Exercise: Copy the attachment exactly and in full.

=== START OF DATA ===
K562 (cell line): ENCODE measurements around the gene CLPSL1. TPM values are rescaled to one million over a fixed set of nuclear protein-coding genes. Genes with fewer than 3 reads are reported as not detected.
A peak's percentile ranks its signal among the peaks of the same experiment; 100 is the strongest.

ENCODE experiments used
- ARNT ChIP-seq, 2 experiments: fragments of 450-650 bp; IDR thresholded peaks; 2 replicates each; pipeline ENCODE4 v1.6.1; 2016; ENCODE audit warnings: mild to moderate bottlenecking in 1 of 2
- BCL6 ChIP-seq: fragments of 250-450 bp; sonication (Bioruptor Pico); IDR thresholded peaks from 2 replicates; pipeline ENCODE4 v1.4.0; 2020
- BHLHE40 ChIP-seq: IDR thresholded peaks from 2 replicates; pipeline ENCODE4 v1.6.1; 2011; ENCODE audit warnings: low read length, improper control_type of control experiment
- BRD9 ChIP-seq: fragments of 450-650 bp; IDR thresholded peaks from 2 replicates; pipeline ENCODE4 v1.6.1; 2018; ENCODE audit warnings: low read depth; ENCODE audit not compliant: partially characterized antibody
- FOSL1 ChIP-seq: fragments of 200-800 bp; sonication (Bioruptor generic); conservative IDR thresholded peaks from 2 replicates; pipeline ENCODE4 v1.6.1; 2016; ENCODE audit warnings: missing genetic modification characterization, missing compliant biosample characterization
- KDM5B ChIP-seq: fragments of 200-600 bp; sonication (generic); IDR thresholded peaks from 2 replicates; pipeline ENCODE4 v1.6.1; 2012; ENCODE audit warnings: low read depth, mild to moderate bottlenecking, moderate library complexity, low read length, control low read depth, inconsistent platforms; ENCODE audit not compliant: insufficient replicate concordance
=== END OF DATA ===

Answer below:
K562 (cell line): ENCODE measurements around the gene CLPSL1. TPM values are rescaled to one million over a fixed set of nuclear protein-coding genes. Genes with fewer than 3 reads are reported as not detected.
A peak's percentile ranks its signal among the peaks of the same experiment; 100 is the strongest.

ENCODE experiments used
- ARNT ChIP-seq, 2 experiments: fragments of 450-650 bp; IDR thresholded peaks; 2 replicates each; pipeline ENCODE4 v1.6.1; 2016; ENCODE audit warnings: mild to moderate bottlenecking in 1 of 2
- BCL6 ChIP-seq: fragments of 250-450 bp; sonication (Bioruptor Pico); IDR thresholded peaks from 2 replicates; pipeline ENCODE4 v1.4.0; 2020
- BHLHE40 ChIP-seq: IDR thresholded peaks from 2 replicates; pipeline ENCODE4 v1.6.1; 2011; ENCODE audit warnings: low read length, improper control_type of control experiment
- BRD9 ChIP-seq: fragments of 450-650 bp; IDR thresholded peaks from 2 replicates; pipeline ENCODE4 v1.6.1; 2018; ENCODE audit warnings: low read depth; ENCODE audit not compliant: partially characterized antibody
- FOSL1 ChIP-seq: fragments of 200-800 bp; sonication (Bioruptor generic); conservative IDR thresholded peaks from 2 replicates; pipeline ENCODE4 v1.6.1; 2016; ENCODE audit warnings: missing genetic modification characterization, missing compliant biosample characterization
- KDM5B ChIP-seq: fragments of 200-600 bp; sonication (generic); IDR thresholded peaks from 2 replicates; pipeline ENCODE4 v1.6.1; 2012; ENCODE audit warnings: low read depth, mild to moderate bottlenecking, moderate library complexity, low read length, control low read depth, inconsistent platforms; ENCODE audit not compliant: insufficient replicate concordance